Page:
Opening in theaters this weekend is James Wan’s Insidious: Chapter 2. The follow-up to the 2011 surprise hit picks up exactly where the first left off with the Lambert family thrust into a world of psychics, demons and ghosts. Insidious put an entirely original spin on the haunted house subgenre with its unique third act, and Chapter 2 digs deeper into that universe traveling further into the, well, Further and answering any last lingering fan questions. Insidious: Chapter 2 stars Patrick Wilson, Rose Byrne, Barbara Hershey, Lin Shaye, Leigh Whannell, Angus Sampson, and Ty Simpkins.
A few weeks ago at a Los Angeles press day I got to sit down with producer Jason Blum for an exclusive interview. He talked about bringing back the entire cast from the first film, the creative freedom of low-budget films, going where he’s needed as a producer, attracting name actors to small genre projects, and more. He also gave updates on Stretch and Mockingbird. Hit the jump to see what he had to say.
The first thing I wondered when I saw the film was how difficult it was for you to get everybody back? Because you guys brought literally everybody back and that is unique in a horror sequel. How did you pull that off?
JASON BLUM: Yeah, it was hard. It was very hard. I really wanted James and Leigh back the most and the reason the movie took so long between the first one and this was that every time they said “no” I didn’t want to make the movie. So as long as they were saying that they might or might not do it I said let’s wait to see if they decide that they want to. Then I said to James and Leigh, when they asked if they could use the original characters or not, I really wanted them to do the movie so I said, “Do whatever you want. If you want to make a movie with all the original characters, do it and I’ll try to make all their deals and if you don’t, don’t. Just write the movie you want to make.” And it had everybody in it. So then I had to get everybody back and it was…it was….it was very- It was not easy [laughs]. But we succeeded and I think everyone had a great time and it worked out. But it was definitely tricky because we didn’t have options on everybody. You know usually at studios they have options and they didn’t have that.
I imagine it was very difficult to get everybody’s schedules lined up again.
BLUM: Scheduling, and their deals, and all that stuff. But we worked it out.
I’m glad you did. I think it makes it kind of a special sequel. On the flipside of that, when you rolled into production did having everybody back make things run easier?
BLUM: Way easier, yeah.
I would imagine you would have a sort of shorthand together at that point.
BLUM: Yeah, it was still- we were trying to make, like every movie, a 30-day movie in 25 days and it was tight. The one thing I am very strict about is that I don’t like spending a lot of money on movies because the more money you spend I think the worse that they get. So we didn’t have a lot of money to make the movie so- and James will tell you, the schedule was tough. But putting everyone back, the DP and everything it was all the same people so that was much easier. It was much easier not to wonder who’s going to shoot it, who’s going to cut it, who’s going to light it. It was all the same crew too so that part was a lot easier.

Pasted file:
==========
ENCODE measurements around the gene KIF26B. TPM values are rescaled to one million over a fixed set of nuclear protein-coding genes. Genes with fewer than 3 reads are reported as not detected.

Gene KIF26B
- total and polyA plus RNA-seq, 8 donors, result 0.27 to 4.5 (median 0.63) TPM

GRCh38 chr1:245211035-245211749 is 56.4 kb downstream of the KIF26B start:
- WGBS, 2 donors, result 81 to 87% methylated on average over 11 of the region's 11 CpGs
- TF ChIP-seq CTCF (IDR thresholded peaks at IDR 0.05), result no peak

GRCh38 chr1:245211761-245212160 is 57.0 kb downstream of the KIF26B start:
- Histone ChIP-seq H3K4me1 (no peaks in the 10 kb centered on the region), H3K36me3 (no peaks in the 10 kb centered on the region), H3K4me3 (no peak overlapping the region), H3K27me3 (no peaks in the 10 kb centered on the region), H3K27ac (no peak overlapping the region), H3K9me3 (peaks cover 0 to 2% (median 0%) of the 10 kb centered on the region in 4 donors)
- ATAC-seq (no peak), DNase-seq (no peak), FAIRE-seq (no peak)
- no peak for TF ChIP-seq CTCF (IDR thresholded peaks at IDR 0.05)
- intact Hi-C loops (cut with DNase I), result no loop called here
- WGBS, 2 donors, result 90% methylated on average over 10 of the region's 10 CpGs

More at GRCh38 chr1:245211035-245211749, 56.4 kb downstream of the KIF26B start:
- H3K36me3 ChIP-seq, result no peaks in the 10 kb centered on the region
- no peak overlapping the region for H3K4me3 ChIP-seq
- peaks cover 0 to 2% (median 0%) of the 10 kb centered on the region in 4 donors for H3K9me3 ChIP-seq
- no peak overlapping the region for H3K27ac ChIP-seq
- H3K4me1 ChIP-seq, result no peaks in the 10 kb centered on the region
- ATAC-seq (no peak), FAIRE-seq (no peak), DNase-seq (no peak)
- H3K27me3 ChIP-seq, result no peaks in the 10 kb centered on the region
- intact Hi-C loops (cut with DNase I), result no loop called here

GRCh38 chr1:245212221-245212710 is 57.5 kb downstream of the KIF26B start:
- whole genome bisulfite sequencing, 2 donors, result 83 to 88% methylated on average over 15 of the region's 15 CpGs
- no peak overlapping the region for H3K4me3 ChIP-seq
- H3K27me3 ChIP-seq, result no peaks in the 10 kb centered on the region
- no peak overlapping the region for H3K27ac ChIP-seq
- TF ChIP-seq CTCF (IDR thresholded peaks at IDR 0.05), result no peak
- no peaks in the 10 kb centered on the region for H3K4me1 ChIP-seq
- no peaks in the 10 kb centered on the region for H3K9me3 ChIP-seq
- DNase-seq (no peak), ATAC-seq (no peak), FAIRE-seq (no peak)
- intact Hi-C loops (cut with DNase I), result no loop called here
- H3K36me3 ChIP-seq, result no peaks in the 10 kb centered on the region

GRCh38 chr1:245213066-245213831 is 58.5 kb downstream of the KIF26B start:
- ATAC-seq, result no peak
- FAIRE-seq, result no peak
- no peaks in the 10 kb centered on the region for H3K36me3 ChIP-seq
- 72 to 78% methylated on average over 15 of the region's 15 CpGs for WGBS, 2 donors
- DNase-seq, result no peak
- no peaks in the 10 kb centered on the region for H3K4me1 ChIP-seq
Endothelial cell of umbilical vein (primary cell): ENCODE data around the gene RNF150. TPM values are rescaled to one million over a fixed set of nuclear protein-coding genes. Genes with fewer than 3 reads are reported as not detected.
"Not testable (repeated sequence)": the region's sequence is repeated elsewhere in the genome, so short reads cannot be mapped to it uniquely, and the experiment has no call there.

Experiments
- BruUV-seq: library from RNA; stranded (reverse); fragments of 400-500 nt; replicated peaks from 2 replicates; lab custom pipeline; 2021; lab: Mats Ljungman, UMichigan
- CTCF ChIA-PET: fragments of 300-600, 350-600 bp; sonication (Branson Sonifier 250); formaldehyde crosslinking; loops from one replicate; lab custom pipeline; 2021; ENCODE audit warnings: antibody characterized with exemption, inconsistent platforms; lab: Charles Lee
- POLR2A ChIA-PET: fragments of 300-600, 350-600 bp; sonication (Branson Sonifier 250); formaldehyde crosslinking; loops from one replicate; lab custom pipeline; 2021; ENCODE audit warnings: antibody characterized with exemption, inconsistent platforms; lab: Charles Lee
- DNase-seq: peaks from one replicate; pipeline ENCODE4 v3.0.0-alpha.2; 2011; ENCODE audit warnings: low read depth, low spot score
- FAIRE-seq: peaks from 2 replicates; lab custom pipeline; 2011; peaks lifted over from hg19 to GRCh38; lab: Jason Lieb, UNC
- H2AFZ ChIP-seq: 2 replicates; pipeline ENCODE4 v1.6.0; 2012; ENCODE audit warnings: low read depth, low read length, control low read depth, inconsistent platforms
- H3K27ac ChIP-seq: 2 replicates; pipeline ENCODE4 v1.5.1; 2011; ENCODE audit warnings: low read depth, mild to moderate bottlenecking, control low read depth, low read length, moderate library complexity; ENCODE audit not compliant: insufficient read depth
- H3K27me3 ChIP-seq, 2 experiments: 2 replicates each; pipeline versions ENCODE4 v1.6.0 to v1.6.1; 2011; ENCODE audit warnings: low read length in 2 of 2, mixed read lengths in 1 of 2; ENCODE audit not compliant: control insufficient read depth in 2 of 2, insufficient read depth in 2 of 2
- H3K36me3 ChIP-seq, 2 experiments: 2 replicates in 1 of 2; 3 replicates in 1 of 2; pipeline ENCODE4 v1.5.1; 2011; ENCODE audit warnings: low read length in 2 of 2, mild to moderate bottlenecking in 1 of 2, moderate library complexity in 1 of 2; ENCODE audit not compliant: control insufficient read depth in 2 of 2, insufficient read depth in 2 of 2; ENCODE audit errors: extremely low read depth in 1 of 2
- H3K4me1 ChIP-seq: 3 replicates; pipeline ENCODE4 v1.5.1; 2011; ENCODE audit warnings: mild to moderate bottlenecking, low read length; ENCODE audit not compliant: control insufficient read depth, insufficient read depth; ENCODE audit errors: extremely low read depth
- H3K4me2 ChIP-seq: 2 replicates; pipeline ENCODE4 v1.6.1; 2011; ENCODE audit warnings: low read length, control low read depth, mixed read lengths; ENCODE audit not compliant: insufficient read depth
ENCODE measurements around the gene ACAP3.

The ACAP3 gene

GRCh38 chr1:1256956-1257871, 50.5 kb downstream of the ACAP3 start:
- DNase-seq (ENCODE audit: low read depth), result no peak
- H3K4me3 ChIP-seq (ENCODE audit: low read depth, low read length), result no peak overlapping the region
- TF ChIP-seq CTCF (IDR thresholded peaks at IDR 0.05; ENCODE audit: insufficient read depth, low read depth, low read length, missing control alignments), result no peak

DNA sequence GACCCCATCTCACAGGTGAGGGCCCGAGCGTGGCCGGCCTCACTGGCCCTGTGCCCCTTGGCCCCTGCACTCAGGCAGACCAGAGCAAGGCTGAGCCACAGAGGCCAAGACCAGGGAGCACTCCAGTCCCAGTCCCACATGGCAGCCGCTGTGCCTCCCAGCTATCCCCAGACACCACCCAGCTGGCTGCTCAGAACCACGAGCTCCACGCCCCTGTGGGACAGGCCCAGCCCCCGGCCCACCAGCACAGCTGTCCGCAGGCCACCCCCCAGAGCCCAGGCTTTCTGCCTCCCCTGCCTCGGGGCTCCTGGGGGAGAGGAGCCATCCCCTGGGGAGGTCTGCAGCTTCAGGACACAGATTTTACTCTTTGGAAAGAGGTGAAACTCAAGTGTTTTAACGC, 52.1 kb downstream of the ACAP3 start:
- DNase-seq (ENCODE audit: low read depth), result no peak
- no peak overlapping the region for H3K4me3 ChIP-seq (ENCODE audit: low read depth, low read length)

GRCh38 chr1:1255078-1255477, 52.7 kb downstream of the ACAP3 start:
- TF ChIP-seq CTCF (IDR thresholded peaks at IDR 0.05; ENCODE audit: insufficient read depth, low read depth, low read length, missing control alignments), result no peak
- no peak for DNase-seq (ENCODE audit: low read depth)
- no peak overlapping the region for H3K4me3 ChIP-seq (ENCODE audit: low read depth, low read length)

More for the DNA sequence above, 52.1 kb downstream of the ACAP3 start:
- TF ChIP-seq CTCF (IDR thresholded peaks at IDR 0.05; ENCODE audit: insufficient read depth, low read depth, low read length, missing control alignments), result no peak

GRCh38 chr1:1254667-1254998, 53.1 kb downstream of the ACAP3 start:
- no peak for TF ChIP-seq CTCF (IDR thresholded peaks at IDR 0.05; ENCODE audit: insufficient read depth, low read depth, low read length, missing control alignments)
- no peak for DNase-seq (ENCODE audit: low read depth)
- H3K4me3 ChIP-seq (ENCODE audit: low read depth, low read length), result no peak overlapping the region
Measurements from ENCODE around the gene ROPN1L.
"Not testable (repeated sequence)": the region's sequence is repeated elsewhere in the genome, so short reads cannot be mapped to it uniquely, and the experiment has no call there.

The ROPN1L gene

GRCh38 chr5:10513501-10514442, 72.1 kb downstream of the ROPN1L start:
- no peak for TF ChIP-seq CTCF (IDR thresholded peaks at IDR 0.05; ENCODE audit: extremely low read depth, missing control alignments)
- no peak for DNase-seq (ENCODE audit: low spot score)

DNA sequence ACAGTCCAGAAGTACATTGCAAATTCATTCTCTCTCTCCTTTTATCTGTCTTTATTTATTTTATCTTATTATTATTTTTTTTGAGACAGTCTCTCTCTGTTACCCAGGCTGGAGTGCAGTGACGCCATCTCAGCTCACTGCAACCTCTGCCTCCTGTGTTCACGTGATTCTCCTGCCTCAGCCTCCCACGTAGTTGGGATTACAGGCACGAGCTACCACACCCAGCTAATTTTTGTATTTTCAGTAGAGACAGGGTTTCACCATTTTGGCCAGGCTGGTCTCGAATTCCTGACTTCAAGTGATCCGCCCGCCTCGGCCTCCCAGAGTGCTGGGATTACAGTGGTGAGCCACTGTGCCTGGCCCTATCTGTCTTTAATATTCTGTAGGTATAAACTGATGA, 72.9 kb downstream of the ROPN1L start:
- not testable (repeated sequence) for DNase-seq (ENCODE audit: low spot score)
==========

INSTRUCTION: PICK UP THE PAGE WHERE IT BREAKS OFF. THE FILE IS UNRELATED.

When you say that you let them write whatever they wanted, did you put any limits on them at all?
BLUM: Just budget, that’s it. No, I didn’t. They own the whole thing. On the first Insidious I remember when James pitched the further he was like, “It’s going to be like David Lynch.” And I think if I was running a company and we were making a movie for 20 million dollars we would have said, “What do you mean? We need to see tests of that. No, I don’t like that.” And the great thing about making movies for not a lot of money is that you can take creative risks so I’m like, “Do whatever you want. James Wan/David Lynch sounds good to me.” I want to try new stuff so really I really let the filmmakers that I work with- except for money, they can’t like, shoot crowd scenes in Time’s Square, but besides that they really get to do what they want. That’s the bargain. They work for free, but they get to do what they want. [Laughs]
BLUM: Oh, cool. Thank you.
I think it’s really cool to have this regular output of enjoyable, creative low-budget horror. Now that you’ve been at this for a few years have you made alterations to the way that you’re doing it in any significant way, or have you found that your original plan is paying off the way you wanted?
BLUM: There have been alterations. We started off at one million dollars. The movies are a little more expensive now. They’re still under 5, but they’re a little more expensive, which I suppose is normal. But I really do not ever want to make movies over 5, so hopefully we won’t go there. The union rate switches at 5. How else? We mostly make them in LA so the agents are more used to our deals for actors, writers or directors. The system is refined. We have a building now in downtown LA so we do all the stuff on our own. We have our own editorial, in six months we’re going to have our own mixing stage. All that’s going to be in-house, which makes it a lot better than working on movies all over town. So that’s nice to have that. It’s just day to day there are a lot less problems. The company’s bigger. There are a lot more people working at the company now so we have a lot more staff to cover problems. There’s one woman, Jeanette Brill, who I’ve worked with for like five years. She was a line producer for us on a bunch of movies and now she’s the head of physical production. She’s made things a lot better. She has all the secrets of how we do these movies with such a low budget, which is great.
So I’m not going to ask you about Insidious 3-
BLUM: [Laughs] Oh, good. I always say we hope we make one. If a lot of people go to see this we’ll try to make one.